Review: Keating’s ‘Lost Dream of Route 66’ exhibit highlights the unseen stories of the storied highway

The University of Tulsa recently sponsored an exhibit “Lost Dream of Route 66” by Edward Keating. The photographs were of the early and famed Route 66 from 1977 to 2003. The photo display shown was not only a piece of the history of Route 66, but it was also a part of Edward Keating’s life as a photographer. The exhibit is related to a book about Keating, “Edward Keating: Main Street: The Lost Dream of Route 66,” published in 2019 by Pulitzer-winning author Charlie LeDuff.

It was a free public event from Oct. 6 – Nov. 17. The art display was held at the University of Tulsa’s Hardesty Arts Center, 101 E. Archer St. 

Keating is a Pulitzer-winning photographer for his coverage of 9/11, but before this, he covered the pictures on the desolate Route 66 in the early 2000s. He traveled the road three separate times, with the first time walking it.  He unfortunately passed away in late 2021 due to cancer contracted from exposure to 9/11 toxins at Ground Zero. 

Route 66 is a long-running road established on Nov. 11, 1926, connecting Illinois to California with a 2,400-mile stretch. The celebrated highway crosses additionally through Missouri, Kansas, Oklahoma, Texas, New Mexico, and Arizona. According to the National Park Service, the highway was the nation’s first federal highway system. NPS said, “…the path of Route 66 was a cobbling together of existing local, state, and national road networks” (National Park Service, 2021). 

Photographer Edward Keating took this picture detailing Route 66 on a map in a cafe in Sayre, Okla., in 2007. He said this was the nicest map he had ever seen. (Photo provided by Estate of Edward Keating)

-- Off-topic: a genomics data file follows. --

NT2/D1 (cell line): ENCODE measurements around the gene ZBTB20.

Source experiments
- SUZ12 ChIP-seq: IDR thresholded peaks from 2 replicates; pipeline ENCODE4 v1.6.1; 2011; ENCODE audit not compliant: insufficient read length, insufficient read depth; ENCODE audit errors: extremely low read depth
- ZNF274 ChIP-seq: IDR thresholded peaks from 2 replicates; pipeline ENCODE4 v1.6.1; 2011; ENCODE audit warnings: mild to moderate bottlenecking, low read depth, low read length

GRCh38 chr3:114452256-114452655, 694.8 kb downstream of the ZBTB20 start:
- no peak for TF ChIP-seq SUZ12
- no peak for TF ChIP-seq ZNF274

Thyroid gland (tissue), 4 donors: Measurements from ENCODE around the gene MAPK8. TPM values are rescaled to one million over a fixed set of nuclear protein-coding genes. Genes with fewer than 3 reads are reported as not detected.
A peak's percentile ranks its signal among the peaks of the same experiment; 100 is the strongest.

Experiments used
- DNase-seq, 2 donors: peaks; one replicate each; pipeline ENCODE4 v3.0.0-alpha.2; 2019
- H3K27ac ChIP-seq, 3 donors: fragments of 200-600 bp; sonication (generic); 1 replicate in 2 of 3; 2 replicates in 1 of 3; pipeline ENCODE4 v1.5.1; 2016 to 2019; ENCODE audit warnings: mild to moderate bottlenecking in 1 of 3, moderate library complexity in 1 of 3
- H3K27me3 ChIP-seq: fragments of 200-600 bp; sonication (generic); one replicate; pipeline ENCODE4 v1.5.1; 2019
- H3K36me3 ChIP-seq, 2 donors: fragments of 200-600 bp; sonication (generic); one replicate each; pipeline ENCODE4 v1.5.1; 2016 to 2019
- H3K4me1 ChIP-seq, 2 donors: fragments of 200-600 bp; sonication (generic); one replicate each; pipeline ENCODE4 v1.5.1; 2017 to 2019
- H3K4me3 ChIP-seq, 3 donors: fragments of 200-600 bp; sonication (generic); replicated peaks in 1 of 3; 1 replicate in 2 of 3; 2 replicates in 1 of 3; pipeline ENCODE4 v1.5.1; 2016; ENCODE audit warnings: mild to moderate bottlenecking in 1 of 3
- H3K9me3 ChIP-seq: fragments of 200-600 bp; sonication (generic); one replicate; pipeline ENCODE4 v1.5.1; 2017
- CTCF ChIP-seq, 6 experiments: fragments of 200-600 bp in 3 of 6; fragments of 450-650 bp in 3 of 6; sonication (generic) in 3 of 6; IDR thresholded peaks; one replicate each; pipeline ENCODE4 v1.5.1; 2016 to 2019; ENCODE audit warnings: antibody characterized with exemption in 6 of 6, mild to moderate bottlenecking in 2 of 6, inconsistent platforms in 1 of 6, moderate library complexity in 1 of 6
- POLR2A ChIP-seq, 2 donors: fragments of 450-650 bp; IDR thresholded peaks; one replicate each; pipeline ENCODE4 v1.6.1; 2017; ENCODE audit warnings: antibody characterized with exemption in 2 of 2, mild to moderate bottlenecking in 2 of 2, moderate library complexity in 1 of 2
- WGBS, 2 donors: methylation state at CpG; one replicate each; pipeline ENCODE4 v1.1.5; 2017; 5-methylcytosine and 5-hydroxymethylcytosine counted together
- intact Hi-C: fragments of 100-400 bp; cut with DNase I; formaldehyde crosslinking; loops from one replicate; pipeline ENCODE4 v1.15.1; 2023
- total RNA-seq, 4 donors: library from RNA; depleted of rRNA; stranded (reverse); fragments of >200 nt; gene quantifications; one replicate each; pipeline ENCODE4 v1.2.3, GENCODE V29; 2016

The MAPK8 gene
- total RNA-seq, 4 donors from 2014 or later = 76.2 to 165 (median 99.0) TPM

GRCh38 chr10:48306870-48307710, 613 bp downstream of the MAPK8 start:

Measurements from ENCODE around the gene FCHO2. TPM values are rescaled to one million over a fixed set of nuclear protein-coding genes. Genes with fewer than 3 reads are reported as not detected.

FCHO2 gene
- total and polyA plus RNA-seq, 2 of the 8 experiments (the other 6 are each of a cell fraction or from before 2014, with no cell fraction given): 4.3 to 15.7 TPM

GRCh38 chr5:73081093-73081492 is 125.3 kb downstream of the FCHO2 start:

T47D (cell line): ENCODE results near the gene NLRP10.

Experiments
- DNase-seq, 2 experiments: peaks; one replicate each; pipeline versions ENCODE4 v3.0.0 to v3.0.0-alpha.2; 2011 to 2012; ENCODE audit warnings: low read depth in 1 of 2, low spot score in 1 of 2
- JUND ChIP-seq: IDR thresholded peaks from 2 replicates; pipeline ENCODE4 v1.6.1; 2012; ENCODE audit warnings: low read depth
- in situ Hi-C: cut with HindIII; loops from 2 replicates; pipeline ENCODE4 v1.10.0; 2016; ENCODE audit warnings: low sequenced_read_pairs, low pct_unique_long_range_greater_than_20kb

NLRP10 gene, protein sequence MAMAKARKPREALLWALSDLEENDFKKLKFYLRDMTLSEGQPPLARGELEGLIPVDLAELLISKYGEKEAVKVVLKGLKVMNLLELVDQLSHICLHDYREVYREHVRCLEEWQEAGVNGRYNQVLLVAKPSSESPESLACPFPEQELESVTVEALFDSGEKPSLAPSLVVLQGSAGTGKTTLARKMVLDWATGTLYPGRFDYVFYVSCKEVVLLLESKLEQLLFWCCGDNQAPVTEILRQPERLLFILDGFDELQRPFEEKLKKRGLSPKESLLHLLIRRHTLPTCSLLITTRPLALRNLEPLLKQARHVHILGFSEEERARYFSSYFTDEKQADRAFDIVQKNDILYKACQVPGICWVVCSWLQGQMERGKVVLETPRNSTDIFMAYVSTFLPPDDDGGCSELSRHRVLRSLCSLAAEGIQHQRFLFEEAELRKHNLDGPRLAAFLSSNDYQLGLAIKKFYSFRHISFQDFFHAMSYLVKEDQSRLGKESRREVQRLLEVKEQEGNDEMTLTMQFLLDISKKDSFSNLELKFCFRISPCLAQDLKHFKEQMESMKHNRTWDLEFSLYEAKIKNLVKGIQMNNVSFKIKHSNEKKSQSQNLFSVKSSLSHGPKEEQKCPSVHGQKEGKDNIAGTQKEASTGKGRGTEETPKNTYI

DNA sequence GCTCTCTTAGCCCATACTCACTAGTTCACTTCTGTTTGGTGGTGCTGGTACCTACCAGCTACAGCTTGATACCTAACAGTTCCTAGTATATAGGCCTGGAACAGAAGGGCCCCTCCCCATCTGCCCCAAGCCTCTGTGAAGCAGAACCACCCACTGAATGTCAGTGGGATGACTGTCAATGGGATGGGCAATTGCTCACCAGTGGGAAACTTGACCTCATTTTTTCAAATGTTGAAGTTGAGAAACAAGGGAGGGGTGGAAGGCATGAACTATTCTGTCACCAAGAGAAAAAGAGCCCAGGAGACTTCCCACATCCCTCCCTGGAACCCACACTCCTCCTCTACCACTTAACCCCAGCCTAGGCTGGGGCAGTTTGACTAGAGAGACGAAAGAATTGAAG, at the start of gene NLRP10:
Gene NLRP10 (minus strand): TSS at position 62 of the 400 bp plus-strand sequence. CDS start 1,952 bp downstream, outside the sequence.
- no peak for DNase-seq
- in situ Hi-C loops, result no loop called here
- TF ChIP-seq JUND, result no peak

In 1977, Keating was on Route 66 for the first time going to see some friends, but he was drinking, and because of this, he ended up stranded without his car and other possessions. He sobered up and managed to find his car with his possessions in Flagstaff, Ariz., but it took the day. On his walk there, however, he realized how detrimental drinking was to him, so he stopped drinking for 40 years.  

In 2000, he went back along Route 66. The second time as a photographer for the New York Times in what he called “The damnable highway that nearly ruined me, and somehow saved me.”  

On his return to the road, he found that the economics of Route 66 were a prime example for him that it was beginning to show the start of the deteriorating middle class of America from “… the South Side Chicago to San Bernardino. The rich had gotten richer, and the poor had gotten children, and the middle class was dying… And Route 66 was now little more than a catch drain for those who couldn’t keep up…,” a quote taken from“Edward Keating: Main Street: The Lost Dream of Route 66.”  

Several of Keating’s pictures highlight the individuals and images of a time gone by and a history that has not been protected for future generations to experience. (Photo provided by Estate of Edward Keating)

To see more of Keating’s photography, see here.

Also, Charlie LeDuff’s book, “Edward Keating: Main Street: The Lost Dream of Route 66” is available here 

Additional University of Tulsa exhibits at the Hardesty Arts Center are available here   

Reference:  National Park Service. (n.d.) 3. Route 66: 1926-1945: Formative Years: 1926 – 1945.,State%2C%20and%20national%20road%20networks.

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